And She Was A Graph Review, Overall average points: 70
Publisher: Liverpool University Press
2015. Paperback. 978 178381793
If you like your poetry simple or as compartmentalised reading and entertainment then beware this book. We have here a verse-novel of 77 pages that rush you helter-skelter through a series of superb poems that sets off with the musical title of ‘Nocturne in Three Movements’. So begins a tale that weaves as mysteriously as a dream, an hallucination in words and images that tease you into almost knowing ……. always feeling.
Part of the blurb says ‘time and narrative bend’ so they do, in a love story. Such an all-consuming love and loss. There is an intriguing blurring of characters, maybe dreams or memories, conversations and activities that flow through the poems. Poems that twist or shove you through to the next that subtly changes style as the theme switches.
Whet the appetite with the following; a first verse excerpt from the opening trio of a poem: second ‘part’ of Nocturne in three parts:
and it was midsummer and they took off north
to the coast, the train running them through
the night like wolves trailing the scent of deer
in a forest of dreams until morning, a song
of sun and blackbird edging around the blinds.
The sea was a gold dress flung across the arm
Throughout the book you catch the repetition that links you back to a former verse maybe a word that is an echo or a hook at the depth of passion and/or loss time and again. Perhaps a little understanding and comfort may be taken from the last poem as it offers a sense of resolution.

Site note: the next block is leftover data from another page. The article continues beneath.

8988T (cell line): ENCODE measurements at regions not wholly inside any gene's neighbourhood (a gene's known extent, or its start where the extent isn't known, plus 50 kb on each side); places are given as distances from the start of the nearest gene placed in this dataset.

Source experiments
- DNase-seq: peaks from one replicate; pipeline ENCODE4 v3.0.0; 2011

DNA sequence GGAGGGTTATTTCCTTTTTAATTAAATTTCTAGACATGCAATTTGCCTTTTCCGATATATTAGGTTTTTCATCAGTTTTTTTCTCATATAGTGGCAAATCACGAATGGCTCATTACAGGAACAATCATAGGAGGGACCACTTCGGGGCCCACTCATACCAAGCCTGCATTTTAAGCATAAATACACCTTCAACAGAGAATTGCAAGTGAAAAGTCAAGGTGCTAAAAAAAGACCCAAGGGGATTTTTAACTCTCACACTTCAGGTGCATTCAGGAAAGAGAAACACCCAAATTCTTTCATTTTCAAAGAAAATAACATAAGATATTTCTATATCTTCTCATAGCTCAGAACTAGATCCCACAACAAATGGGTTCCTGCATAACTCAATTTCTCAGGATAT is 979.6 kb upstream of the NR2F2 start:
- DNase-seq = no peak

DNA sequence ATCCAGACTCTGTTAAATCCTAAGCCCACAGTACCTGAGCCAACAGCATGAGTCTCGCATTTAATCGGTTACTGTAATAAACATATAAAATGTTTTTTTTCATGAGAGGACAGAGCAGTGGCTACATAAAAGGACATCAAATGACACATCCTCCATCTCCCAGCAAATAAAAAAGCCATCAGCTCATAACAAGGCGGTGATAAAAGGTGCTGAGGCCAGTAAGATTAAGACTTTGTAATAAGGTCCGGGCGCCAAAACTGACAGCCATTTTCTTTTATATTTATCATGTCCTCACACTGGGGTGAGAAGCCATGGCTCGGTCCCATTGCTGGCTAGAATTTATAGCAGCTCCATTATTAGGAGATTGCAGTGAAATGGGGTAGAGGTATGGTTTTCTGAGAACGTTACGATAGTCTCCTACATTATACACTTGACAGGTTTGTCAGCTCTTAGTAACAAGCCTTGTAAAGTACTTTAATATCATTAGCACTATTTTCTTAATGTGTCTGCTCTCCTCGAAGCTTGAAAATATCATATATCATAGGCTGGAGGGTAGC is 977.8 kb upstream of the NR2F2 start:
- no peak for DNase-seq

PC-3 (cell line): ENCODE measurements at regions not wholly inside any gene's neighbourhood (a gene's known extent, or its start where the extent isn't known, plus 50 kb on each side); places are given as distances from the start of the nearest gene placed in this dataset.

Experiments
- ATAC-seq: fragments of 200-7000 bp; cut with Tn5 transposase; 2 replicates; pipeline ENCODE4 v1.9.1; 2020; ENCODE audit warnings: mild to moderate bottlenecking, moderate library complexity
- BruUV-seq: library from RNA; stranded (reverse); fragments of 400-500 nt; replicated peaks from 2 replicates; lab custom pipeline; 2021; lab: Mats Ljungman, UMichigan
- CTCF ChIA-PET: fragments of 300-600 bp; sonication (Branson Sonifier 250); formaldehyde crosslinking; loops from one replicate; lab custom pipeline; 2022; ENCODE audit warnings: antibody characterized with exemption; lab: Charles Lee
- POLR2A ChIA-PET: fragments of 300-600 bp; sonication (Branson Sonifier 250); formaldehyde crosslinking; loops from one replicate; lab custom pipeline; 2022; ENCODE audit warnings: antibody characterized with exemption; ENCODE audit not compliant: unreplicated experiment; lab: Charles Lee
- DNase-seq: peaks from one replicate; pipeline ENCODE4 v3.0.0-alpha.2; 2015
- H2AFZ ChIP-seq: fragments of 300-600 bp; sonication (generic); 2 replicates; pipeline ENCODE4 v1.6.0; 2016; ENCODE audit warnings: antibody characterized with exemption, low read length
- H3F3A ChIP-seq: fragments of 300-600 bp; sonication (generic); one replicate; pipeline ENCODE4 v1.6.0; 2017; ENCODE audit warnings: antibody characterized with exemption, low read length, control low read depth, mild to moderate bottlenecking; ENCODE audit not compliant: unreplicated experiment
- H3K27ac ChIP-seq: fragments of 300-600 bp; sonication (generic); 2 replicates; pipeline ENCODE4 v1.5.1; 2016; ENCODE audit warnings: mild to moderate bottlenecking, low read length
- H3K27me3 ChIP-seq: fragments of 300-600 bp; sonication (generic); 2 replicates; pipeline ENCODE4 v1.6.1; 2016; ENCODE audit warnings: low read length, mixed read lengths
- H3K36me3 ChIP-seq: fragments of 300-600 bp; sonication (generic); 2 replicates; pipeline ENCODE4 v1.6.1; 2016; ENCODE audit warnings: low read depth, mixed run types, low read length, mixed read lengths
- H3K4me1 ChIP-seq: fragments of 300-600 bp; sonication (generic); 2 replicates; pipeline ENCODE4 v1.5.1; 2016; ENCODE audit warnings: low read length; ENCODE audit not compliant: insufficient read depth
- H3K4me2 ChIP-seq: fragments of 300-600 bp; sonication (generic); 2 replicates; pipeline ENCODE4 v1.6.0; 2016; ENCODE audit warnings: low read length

Two people intertwined, paralleled, a man and a woman and a vision of their journey into loss. Or through the eyes/minds of the lost, stories of love, of loss. Snapshots but of what? Poems, capsules, beautifully constructed to mesmerise the reader into re-visiting for the sake of the characters and the imagery of the verse as well as charting a story.
The individual poems are free-verse, varied in their stanza lengths but in the first half are often four line verses tailored in layout to give a more current outline. Frequently other poems are varied in layout which helpsthe sense of movement and sudden change during reading. This variation in design is an integral part of the novel and works well in keeping the readers eye. Not in original ‘concrete’ (bar one, if you want to use that term. Other designations are available but I can’t recall or find them at present!!) but taking on an array of line formats. Perhaps I should have offered an excerpt from the very first poem but that would have been the start of a typesetter’ nightmare.
A reconstruction, a re-engineering of a timeless theme that deserves a prize.
The blurb offers comparison to David Lynch’s Lost Highway and Mulholland Drive, to Atom Egoyan and Haruki Murakami. All of which I heartily agree with. You might even conjure with the works of the likes of Fellini and Dali.
It would be unfair tohighlight particular poems as they are all integral to the book. The notes do say that versions of several ‘Esther’ poems had previously been published in New Welsh Review but here we now have a total of 34 poems that make a whole.